When software is distributed in the form of source code, the package often
includes a file, conventionally named
instructions for building and installing the software automatically.
Makefiles are essentially scripts written in a declarative language and
executed by an interpreter named
As in other declarative languages, control flow is not determined by
explicit constructions of the text of the the
make script, but is
rather inferred by the interpreter from the dependency relationships that the
programmer specifies. Makefiles are composed primarily of constructions
called rules. A rule consists of one or more targets, zero or more prerequisites, and zero more more
actions, arranged in the following format:
If there are two or more targets, they are separated by spaces. If there are two or more prerequisites, they too are separated by spaces. If there are two or more actions, they may be separated by semicolons (in which case they will be executed in sequence in a shell that is launched solely to perform those actions), or they may be placed on separate lines (in which case they will still be executed in sequence, but a different shell is launched for each one).Each action line must begin with a tab character -- not a sequence of eight spaces, but the actual horizontal tab character with ASCII code 0x09. Edit carefully.
A typical target is the name of a file that should be rebuilt automatically each time some other file is revised. The prerequisite is then the name of the other file, the one from which the target file should be constructed. The action is the command line that one would use to construct it.
For example, a makefile for a Java project might include the rule
make to build the target file HelloWorld.class (in the current working directory) from the prerequisite
file HelloWorld.java, by invoking the
provided that HelloWorld.java has been revised since HelloWorld.class was last constructed. The
make utility determines
whether this condition is met by comparing the timestamps on the files. It
will also perform the action, of course, if HelloWorld.class
does not exist and HelloWorld.java does.
Exercise: Write a rule that directs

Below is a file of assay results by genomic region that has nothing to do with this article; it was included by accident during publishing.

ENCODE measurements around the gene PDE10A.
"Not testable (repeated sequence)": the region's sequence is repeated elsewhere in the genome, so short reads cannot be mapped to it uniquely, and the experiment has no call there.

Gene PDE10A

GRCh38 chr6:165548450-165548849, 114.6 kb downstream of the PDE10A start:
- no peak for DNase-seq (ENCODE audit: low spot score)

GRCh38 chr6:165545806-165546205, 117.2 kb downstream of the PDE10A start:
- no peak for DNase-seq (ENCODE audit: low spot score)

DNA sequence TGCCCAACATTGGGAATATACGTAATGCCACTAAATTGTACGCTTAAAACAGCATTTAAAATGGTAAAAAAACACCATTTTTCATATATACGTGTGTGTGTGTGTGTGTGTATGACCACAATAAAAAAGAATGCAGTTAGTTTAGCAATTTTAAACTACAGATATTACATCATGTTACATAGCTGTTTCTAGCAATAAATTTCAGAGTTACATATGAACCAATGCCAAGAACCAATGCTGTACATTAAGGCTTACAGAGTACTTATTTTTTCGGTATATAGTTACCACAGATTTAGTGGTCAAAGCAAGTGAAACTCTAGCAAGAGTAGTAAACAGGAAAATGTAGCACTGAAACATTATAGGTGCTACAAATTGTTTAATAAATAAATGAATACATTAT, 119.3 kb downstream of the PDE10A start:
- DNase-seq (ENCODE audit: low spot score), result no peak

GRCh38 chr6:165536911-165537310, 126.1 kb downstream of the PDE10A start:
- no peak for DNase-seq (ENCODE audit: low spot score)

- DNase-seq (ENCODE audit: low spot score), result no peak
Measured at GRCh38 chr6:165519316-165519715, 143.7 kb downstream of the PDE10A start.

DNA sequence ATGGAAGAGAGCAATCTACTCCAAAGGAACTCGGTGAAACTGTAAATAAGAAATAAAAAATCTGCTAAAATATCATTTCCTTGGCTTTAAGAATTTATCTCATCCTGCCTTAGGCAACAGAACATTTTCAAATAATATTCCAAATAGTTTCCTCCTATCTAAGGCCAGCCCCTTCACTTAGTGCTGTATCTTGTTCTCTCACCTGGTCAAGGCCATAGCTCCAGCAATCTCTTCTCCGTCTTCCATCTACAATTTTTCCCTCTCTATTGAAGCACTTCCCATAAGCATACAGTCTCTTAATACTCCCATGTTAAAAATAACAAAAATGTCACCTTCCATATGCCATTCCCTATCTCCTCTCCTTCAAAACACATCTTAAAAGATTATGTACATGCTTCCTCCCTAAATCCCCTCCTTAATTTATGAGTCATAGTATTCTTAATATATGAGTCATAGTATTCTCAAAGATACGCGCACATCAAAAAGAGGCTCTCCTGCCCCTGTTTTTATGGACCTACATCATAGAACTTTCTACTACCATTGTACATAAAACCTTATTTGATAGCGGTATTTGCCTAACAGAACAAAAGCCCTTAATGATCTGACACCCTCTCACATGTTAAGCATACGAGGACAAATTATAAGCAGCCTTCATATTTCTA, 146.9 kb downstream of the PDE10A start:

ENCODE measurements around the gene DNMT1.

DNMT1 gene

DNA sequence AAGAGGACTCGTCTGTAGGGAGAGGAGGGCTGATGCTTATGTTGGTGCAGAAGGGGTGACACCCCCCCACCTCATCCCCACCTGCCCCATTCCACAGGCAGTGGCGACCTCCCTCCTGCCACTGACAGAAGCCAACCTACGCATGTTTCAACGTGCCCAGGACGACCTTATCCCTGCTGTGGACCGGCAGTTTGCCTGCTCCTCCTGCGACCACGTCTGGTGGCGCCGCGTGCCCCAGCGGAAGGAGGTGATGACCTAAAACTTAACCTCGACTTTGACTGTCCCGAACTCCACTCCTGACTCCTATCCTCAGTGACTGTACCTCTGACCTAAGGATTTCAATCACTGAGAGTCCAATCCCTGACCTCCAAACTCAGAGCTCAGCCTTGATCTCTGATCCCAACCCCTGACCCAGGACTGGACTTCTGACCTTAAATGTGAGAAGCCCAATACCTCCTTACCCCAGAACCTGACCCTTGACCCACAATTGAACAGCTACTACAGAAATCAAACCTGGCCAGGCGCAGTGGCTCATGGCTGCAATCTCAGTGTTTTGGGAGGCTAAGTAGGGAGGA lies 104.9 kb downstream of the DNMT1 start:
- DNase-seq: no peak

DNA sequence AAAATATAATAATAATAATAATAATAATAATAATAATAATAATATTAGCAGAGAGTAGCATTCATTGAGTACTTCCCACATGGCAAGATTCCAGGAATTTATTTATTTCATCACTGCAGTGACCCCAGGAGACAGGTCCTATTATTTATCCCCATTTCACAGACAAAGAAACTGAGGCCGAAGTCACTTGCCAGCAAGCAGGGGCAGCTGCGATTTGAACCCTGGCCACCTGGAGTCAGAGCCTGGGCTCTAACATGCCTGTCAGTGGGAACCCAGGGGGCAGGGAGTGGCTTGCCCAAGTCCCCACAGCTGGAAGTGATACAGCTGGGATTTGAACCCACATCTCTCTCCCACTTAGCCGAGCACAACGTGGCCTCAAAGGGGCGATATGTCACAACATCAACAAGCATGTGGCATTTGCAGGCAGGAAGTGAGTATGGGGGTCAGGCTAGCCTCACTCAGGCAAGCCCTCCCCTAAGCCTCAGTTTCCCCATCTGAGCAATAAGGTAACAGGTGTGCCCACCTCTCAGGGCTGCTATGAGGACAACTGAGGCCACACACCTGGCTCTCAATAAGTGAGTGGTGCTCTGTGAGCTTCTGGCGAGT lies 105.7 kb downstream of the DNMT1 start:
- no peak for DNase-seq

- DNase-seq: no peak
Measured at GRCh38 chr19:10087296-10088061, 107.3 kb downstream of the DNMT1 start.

make to run the
compiler to obtain the object file queue.o from the source-code
file queue.c, provided that queue.o either does not
exist or is older than one or both of its prerequisite files queue.c and queue.h.
make, first create the Makefile in the directory
containing the source files. Use
cd to make it the current working
directory, if you haven't already done so. Then, at the prompt in the
terminal window, type
make and the target or targets that you want
the builder to construct. For instance, you would give the command
make's attention to the rule for building HelloWorld.class.
You'll get a fairly clear error report from
make if you specify a
target that doesn't exist:
If you don't specify any target at all,
make assumes that you want
to build the target of the first rule in the Makefile.
If you neglect to create the Makefile,
make will look at
the suffixes of the targets and try to guess what action you had in mind.
Although it recognizes a few simple cases (it knows enough to run the C
compiler in order to build a target file with a name ending in .o), for the most part it simply reports that it has no rule to apply.
Exercise: Create a folder make-lab for this lab and copy
queue.c, queue.h, and test-queues.c
from /home/stone/courses/software-design/code/ into that
folder. Create a Makefile in the same folder, containing the
rule you wrote in section 0 above. Don't forget to write comments into the
Makefile. (Any line beginning with a mesh character,
is a comment, and
make will ignore it.) Run
make to build
the queue.o file.
A file that is a target in one rule may be a prerequisite within some other
rule. For instance, documentation that is prepared with the TEX
typesetter and released in Portable Document Format might be processed by
three different utility programs along the way. The .pdf file
might be derived from a PostScript (.ps) version by means of
ps2pdf converter, as directed by the following
The PostScript file in turn comes from a "device-independent"
page-description file, depending on some program like
perform the conversion:
And TEX is used to construct the .dvi file from the .tex input file or files:
If all three of these rules are placed in the Makefile, in any order, the command
tells make to consider frogs.pdf and its direct and
indirect prerequisites as targets, any or all of which might require its
intervention. If it finds that frogs.dvi is older than
frogs.tex, then it infers that it is necessary to run TEX in
order to get a newer version of frogs.dvi. The timestamp on
the new frogs.dvi then shows it to be more recent than
a2ps in order to get a
revised frogs.ps file. This file is now more recent than
ps2pdf to build the
revised frogs.pdf file.
Exercise: Add to the Makefile that you created in section 1
above a second rule, directing
make to recompile and re-link
the executable test-queues if it does not exist, or if any of
three files on which it depends -- test-queues.c,
queue.h, or queue.o -- has changed since
test-queues was constructed. Run
make to build this
executable. Then delete queue.o and run
make rebuilds queue.o before recompiling
Makefiles in which all of the rules are written out in full, like those
shown above, are tedious to write and difficult to maintain. The
make utility allows you to create and initialize string variables and to
use the values of those variables in subsequent rules.